Sections of two deer park pales and a deer park pond at Killerton Park
List Entry Summary
This monument is scheduled under the Ancient Monuments and Archaeological Areas Act 1979 as amended as it appears to the Secretary of State to be of national importance. This entry is a copy, the original is held by the Department for Culture, Media and Sport.
Name: Sections of two deer park pales and a deer park pond at Killerton Park
List entry Number: 1017193
The monument may lie within the boundary of more than one authority.
District: East Devon
District Type: District Authority
Parish: Broad Clyst
National Park: Not applicable to this List entry.
Grade: Not applicable to this List entry.
Date first scheduled: 25-Nov-1999
Date of most recent amendment: Not applicable to this List entry.
Legacy System Information
The contents of this record have been generated from a legacy data system.
Legacy System: RSM
This list entry does not comprise part of an Asset Grouping. Asset Groupings are not part of the official record but are added later for information.
List entry Description
Summary of Monument
Legacy Record - This information may be included in the List Entry Details.
Reasons for Designation
Deer parks were areas of land, usually enclosed, set aside and equipped for
the management and hunting of deer and other animals. They were generally
located in open countryside on marginal land or adjacent to a manor house,
castle or palace. They varied in size between 3ha and 1600ha and usually
comprised a combination of woodland and grassland which provided a mixture of
cover and grazing for deer. Parks could contain a number of features,
including hunting lodges (often moated), a park-keeper's house, rabbit
warrens, fishponds and enclosures for game, and were usually surrounded by a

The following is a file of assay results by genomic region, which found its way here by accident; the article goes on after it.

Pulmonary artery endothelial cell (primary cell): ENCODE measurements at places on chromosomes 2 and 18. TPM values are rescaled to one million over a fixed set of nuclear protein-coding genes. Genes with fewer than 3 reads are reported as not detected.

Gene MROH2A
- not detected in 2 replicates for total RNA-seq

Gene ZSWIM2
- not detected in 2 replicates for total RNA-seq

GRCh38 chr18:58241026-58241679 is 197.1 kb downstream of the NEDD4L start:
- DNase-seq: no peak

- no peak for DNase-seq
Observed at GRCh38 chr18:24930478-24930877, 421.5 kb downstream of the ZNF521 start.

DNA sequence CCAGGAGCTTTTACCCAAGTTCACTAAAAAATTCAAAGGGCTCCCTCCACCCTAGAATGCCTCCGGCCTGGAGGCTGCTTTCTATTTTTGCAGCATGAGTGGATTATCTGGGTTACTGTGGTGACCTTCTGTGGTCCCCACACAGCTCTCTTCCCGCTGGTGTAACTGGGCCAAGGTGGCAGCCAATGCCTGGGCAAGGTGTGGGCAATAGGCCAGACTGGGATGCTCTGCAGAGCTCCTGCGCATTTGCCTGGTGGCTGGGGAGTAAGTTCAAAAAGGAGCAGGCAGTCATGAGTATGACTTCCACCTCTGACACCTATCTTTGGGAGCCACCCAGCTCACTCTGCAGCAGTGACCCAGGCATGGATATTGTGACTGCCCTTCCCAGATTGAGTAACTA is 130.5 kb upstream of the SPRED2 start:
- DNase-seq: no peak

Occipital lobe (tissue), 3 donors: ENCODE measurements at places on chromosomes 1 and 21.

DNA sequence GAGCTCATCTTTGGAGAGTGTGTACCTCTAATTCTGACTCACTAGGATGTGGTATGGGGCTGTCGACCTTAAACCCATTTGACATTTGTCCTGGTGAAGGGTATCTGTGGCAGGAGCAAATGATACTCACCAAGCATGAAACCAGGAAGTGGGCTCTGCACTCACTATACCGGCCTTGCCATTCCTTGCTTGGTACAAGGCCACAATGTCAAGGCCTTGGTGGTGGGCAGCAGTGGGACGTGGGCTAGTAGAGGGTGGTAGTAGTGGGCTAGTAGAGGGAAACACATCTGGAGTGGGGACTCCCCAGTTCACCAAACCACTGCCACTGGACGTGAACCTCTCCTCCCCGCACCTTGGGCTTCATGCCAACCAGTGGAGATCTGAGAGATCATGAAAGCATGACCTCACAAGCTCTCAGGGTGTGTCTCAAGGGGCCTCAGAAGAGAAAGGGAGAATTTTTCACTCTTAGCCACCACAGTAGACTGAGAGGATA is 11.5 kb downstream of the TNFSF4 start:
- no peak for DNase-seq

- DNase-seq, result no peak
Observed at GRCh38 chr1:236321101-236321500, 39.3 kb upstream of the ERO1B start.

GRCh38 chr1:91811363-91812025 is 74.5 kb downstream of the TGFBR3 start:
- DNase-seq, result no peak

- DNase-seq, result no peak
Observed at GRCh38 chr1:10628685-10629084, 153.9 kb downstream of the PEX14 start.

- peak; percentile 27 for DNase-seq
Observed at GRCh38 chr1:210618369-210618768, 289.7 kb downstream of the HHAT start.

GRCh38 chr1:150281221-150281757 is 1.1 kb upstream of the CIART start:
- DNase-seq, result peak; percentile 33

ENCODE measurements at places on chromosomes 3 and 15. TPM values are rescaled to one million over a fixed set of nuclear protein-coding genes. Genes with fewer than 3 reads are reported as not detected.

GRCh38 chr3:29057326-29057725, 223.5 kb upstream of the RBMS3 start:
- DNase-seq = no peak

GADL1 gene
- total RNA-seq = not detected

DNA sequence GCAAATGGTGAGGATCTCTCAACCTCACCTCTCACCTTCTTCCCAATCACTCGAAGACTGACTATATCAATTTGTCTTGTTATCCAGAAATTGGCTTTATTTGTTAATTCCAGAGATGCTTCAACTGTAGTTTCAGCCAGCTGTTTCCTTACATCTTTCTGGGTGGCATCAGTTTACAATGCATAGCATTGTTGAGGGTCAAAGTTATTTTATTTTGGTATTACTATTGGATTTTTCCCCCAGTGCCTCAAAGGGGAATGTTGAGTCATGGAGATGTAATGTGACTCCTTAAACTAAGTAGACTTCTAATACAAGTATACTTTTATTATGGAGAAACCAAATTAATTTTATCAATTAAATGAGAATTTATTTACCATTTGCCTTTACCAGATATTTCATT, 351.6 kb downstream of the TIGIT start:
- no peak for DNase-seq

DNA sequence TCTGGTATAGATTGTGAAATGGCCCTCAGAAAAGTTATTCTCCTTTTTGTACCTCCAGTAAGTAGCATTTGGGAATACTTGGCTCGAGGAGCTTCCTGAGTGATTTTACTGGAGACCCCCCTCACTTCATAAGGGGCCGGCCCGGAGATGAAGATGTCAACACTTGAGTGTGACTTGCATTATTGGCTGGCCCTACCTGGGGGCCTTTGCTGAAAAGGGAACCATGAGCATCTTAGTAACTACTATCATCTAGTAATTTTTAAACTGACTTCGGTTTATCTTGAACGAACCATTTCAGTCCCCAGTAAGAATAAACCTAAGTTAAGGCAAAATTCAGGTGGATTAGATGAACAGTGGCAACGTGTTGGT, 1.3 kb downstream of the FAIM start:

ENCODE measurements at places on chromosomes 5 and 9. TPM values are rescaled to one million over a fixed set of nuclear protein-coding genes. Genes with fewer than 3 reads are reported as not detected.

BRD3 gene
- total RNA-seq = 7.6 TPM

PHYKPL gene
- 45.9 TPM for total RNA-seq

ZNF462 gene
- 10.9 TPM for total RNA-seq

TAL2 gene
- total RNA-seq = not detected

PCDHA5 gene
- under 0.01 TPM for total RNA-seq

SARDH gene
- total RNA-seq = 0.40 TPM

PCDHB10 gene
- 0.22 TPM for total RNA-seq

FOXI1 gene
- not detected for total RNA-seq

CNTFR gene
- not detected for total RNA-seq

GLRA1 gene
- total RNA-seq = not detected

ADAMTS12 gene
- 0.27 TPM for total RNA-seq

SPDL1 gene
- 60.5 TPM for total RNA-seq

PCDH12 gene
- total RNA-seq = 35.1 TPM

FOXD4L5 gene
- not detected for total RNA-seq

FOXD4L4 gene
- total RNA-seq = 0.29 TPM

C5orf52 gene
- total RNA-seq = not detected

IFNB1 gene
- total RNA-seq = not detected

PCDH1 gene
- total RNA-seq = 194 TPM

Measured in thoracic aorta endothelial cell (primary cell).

park pale, a massive fenced or hedged bank often with an internal ditch.
Although a small number of parks may have been established in the Anglo-Saxon
period, it was the Norman aristocracy's taste for hunting that led to the
majority being constructed. The peak period for the laying-out of parks,
between AD 1200 and 1350, coincided with a time of considerable prosperity
amongst the nobility. From the 15th century onwards few parks were constructed
and by the end of the 17th century the deer park in its original form had
largely disappeared. The original number of deer parks nationally is unknown
but probably exceeded 3000. Many of these survive today, although often
altered to a greater or lesser degree. They were established in virtually
every county in England, but are most numerous in the West Midlands and Home
Counties. Deer parks were a long-lived and widespread monument type. Today
they serve to illustrate an important aspect of the activities of medieval
nobility and still exert a powerful influence on the pattern of the modern
landscape. Where a deer park survives well and is well-documented or
associated with other significant remains, its principal features are normally
identified as nationally important.
The extent of the Killerton deer park of 1810, and that of the earlier larger deer park at Killerton are well known from documented sources. The only remains of these deer parks in the landscape which are known to survive well are, in both cases, stretches of their western boundaries, although a watering pond also survives with the 1810 example. Where these sections of the pale, and the watering pond, survive well they will retain significant archaeological remains which will contain information on the construction and use of later post-medieval deer parks at a period when they were becoming less fashionable across the country as a whole and when few newly created deer parks were being built as a consequence.
Legacy Record - This information may be included in the List Entry Details.
The monument, which falls into two separate areas of protection, includes two
lengths of deer park pale, one dating from the 18th century or earlier, whilst
the other dates from the early 19th century. Both sections represent part of
the surviving pales of a former deer park lying within the grounds of
Killerton Park. The early 19th century deer park pale has a contemporary
purpose built watering pond at its northern end.